The Law Q&A | What records can be sealed or expunged?

The Law Q&A | What records can be sealed or expunged?

In Illinois, can I get my criminal record removed from the record books so that prospective employers I am interviewing with won't blackball me from ever getting employed, thereby preventing me from being a productive member of society again?

Yes, you can. But with limits.

Two different things are going on: expunging records and sealing records.

Expunging is where the law allows a record to be completely purged as if it never existed.

Sealing is where the law does not allow a record to be expunged, but it is not viewable or knowable by the public. It is kept in existence only within the circles of agencies the law deems vital for such agencies to know, such as law enforcement, prosecutors or certain government departments.

To seal or expunge, one must file a request with the court in the county where the criminal record is. If you have a record in more than one county, you'd have to file the request in each of those counties to get those particular records sealed or expunged. No case record can ever be sealed or expunged while that case has not yet been concluded.

Not expungable are records of a crime where there is a conviction that does not get a sentence of supervision. Crimes involving a sentence of supervision are generally expungable after two years from a successful completion of the supervision.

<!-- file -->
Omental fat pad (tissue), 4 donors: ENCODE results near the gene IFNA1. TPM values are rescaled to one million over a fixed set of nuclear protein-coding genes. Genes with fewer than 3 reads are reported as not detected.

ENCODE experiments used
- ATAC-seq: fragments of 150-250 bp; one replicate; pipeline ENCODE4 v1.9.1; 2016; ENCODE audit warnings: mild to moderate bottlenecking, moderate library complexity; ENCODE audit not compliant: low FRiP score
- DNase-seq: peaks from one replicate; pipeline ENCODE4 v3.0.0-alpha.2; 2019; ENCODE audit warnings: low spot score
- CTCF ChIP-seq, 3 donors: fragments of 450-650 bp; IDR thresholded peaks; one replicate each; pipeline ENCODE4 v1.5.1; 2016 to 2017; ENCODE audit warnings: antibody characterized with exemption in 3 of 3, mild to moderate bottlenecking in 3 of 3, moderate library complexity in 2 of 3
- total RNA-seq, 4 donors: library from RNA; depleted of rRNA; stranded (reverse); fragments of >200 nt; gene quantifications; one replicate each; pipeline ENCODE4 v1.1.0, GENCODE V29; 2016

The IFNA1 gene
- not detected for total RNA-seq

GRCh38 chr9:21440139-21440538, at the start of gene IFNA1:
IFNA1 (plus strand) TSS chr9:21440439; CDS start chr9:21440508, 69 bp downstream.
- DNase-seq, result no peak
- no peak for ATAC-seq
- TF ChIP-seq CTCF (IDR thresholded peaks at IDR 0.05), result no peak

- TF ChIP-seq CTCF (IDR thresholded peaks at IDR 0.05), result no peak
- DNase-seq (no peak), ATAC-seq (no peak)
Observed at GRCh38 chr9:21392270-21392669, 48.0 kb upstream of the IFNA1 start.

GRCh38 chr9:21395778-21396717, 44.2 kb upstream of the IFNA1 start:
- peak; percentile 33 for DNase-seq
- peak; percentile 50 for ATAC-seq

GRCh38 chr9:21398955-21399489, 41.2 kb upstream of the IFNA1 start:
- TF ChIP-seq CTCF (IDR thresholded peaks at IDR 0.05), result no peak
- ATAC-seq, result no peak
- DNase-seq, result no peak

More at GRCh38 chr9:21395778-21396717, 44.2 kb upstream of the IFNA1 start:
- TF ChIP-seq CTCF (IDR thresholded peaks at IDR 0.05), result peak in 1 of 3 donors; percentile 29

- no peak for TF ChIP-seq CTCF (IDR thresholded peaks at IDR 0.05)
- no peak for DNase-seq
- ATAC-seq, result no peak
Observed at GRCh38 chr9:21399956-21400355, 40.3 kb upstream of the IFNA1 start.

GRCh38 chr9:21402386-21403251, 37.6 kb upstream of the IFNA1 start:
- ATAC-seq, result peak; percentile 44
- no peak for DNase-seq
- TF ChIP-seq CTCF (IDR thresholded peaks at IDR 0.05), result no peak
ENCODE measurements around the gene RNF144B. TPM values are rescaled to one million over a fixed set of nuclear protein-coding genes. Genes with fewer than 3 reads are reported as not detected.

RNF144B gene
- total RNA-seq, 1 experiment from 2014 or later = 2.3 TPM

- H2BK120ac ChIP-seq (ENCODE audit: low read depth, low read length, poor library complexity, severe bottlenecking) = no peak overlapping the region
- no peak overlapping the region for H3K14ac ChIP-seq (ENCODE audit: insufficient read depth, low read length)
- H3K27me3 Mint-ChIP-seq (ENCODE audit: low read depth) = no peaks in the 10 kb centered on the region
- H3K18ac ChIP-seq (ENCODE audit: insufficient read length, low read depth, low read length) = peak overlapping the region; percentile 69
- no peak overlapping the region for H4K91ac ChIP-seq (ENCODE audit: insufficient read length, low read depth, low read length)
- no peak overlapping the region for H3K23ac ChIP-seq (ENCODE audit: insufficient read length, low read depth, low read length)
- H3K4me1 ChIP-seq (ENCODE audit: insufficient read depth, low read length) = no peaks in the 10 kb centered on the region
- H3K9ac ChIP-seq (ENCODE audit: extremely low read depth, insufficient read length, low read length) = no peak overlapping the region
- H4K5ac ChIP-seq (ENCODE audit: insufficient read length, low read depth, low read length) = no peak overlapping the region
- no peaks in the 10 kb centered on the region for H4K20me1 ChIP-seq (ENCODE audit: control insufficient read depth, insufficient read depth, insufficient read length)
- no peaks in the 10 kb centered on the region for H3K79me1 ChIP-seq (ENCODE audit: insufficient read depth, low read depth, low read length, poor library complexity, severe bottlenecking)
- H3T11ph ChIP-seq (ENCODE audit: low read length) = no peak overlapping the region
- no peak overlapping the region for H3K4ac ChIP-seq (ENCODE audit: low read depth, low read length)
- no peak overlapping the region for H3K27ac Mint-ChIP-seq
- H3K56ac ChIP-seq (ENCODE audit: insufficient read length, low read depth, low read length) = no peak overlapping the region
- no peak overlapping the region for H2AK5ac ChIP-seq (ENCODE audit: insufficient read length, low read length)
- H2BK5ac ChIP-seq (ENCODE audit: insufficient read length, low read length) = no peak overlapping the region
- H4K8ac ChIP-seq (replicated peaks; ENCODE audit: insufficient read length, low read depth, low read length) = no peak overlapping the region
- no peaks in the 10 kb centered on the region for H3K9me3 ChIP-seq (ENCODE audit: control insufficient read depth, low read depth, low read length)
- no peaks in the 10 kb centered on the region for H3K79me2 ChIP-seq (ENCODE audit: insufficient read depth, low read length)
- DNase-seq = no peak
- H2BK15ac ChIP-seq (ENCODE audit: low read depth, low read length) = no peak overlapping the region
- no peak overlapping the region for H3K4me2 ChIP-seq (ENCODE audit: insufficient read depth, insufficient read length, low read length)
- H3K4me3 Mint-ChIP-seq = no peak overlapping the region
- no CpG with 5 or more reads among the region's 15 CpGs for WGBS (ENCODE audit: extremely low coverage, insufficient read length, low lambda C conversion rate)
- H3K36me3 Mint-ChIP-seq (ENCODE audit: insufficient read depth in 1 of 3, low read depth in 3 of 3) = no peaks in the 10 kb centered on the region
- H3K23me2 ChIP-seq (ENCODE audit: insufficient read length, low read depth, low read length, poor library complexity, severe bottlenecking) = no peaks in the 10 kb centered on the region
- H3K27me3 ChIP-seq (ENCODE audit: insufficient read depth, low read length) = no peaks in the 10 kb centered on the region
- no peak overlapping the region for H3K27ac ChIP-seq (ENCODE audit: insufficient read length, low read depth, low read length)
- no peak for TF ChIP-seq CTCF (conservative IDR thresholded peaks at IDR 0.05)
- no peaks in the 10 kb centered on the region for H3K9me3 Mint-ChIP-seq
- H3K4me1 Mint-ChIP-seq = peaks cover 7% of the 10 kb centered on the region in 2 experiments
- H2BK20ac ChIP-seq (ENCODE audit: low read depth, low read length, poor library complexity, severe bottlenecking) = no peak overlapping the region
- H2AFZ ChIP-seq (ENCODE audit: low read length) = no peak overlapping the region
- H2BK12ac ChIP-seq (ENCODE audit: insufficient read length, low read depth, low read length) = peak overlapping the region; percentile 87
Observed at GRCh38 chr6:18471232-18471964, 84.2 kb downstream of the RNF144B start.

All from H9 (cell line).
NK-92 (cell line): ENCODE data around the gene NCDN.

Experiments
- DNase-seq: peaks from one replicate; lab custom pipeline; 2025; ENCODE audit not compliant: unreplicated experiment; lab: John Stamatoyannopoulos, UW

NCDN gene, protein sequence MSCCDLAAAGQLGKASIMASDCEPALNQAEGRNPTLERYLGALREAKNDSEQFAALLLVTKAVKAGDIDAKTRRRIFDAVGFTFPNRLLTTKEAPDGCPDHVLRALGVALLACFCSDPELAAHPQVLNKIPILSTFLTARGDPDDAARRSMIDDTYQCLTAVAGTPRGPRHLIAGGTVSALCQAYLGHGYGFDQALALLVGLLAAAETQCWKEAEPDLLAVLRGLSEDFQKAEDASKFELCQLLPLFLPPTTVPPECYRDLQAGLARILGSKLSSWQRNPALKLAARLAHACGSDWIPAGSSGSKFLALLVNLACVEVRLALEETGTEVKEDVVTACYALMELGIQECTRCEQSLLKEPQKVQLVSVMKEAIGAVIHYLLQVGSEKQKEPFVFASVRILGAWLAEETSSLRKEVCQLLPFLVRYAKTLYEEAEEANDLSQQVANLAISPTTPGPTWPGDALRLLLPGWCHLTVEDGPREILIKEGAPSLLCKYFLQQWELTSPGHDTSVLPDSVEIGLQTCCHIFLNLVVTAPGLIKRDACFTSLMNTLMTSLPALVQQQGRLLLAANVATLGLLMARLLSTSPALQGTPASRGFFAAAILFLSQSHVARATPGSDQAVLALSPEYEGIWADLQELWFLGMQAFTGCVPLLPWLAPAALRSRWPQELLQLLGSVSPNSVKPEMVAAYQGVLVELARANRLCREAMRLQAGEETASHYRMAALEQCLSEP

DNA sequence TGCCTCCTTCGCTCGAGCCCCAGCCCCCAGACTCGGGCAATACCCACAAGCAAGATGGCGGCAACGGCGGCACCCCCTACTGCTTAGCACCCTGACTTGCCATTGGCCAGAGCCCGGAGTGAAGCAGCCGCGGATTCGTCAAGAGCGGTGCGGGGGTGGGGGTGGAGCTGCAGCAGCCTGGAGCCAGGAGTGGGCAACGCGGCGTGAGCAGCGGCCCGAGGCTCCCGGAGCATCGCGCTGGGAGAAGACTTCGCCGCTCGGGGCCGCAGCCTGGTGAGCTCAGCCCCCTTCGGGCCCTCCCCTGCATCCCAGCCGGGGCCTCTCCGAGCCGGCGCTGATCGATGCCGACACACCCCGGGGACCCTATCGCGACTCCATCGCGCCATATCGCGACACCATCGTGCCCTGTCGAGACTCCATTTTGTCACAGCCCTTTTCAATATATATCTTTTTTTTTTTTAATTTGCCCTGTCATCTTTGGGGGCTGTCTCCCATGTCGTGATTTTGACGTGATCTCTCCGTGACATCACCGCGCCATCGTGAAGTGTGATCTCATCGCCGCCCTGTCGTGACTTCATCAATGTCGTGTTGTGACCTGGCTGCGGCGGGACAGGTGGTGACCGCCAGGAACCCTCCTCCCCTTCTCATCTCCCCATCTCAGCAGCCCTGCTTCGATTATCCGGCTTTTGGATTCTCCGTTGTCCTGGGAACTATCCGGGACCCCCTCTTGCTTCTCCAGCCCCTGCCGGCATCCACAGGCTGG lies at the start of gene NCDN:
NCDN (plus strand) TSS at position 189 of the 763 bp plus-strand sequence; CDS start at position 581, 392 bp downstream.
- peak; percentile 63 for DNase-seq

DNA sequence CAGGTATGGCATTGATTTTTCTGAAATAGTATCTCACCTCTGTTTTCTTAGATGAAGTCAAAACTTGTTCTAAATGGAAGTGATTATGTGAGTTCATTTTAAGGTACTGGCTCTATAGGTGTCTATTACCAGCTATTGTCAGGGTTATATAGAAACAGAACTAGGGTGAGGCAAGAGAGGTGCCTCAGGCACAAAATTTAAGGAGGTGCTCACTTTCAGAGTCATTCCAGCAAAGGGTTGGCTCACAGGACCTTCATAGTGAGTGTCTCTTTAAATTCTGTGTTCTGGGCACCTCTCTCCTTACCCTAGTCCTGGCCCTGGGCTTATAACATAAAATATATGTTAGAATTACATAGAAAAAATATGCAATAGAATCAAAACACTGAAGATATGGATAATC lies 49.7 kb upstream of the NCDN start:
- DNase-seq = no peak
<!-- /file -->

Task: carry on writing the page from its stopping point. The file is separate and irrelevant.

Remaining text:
Supervision is where no conviction is entered if you complete all the conditions of the supervision; in effect, the case gets dismissed at the end of the supervision period. Thereafter you can request expungement of the entire case from the clerk's records.

Sealing a record generally has a waiting time of three years from completion of the sentence.

Where charges were brought but acquittal gotten, or the prosecutor dismissed the case before an arrest is made or before a trial is had, such case is also expungable/sealable. With some exceptions, there is generally no waiting period to seal or expunge a charge after an acquittal or dismissal.

Among some of the crimes that are never sealable or expungable are domestic battery, sex offenses involving a minor, driving under the influence or reckless driving, or crimes against animals. Nor are convictions or sentences of supervision for violations of orders of protection.

There may be more conditions for a particular record's eligibility for sealing or expunging, so consult a lawyer.

Once the request for sealing or expungement is filed with the clerk of the court, a judge decides if the request meets all the conditions imposed by the law. If so, the judge orders the clerk of the court to seal the record from the public or to expunge it entirely. If expunged, the court order granting the expungement itself is deleted from the court record.

Check with your local court clerk to see if there are any seal and expungement sign-up programs using attorneys who help might you for free.

Now if only they could pass a law providing for the sealing and expunging from a spouse's brain the record of the other spouse's mistakes and failures.

Life would be a whole lot rosier in that family's judicial system.

Brett Kepley is a lawyer with Land of Lincoln Legal Assistance Foundation. You can send your questions to The Law Q&A, 302 N. First St., Champaign, IL 61820. Questions may be edited for space.